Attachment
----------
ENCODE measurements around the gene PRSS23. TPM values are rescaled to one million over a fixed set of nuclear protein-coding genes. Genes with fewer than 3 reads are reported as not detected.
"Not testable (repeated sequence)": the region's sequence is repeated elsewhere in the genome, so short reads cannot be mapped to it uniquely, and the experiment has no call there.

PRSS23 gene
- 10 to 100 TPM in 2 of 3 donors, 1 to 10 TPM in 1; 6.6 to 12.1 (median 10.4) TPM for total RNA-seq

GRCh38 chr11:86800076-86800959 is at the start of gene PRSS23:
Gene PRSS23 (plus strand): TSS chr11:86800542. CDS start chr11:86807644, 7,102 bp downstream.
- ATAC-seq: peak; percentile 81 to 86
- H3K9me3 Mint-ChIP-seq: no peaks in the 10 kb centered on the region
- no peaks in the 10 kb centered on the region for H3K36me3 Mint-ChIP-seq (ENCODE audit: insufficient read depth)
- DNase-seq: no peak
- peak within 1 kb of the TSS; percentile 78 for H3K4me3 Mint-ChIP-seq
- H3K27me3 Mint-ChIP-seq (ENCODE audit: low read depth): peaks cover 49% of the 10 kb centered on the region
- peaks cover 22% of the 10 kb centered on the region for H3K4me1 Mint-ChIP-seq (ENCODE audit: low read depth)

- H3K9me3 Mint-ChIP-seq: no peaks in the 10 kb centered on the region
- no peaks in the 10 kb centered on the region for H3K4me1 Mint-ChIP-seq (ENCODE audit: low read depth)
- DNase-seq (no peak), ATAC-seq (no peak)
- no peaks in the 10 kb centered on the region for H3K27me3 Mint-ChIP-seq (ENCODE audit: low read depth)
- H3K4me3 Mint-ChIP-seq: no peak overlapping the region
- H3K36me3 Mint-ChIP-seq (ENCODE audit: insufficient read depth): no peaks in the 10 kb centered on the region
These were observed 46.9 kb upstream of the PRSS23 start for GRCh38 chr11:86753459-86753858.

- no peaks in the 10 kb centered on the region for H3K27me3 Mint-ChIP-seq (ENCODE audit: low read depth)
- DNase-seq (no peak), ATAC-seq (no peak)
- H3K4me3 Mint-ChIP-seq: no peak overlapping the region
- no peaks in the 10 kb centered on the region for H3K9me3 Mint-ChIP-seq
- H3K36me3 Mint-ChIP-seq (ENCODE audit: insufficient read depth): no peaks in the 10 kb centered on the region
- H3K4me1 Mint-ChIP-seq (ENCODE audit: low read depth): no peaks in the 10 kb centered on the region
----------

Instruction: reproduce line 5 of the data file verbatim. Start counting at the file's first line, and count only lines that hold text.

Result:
GRCh38 chr11:86800076-86800959 is at the start of gene PRSS23: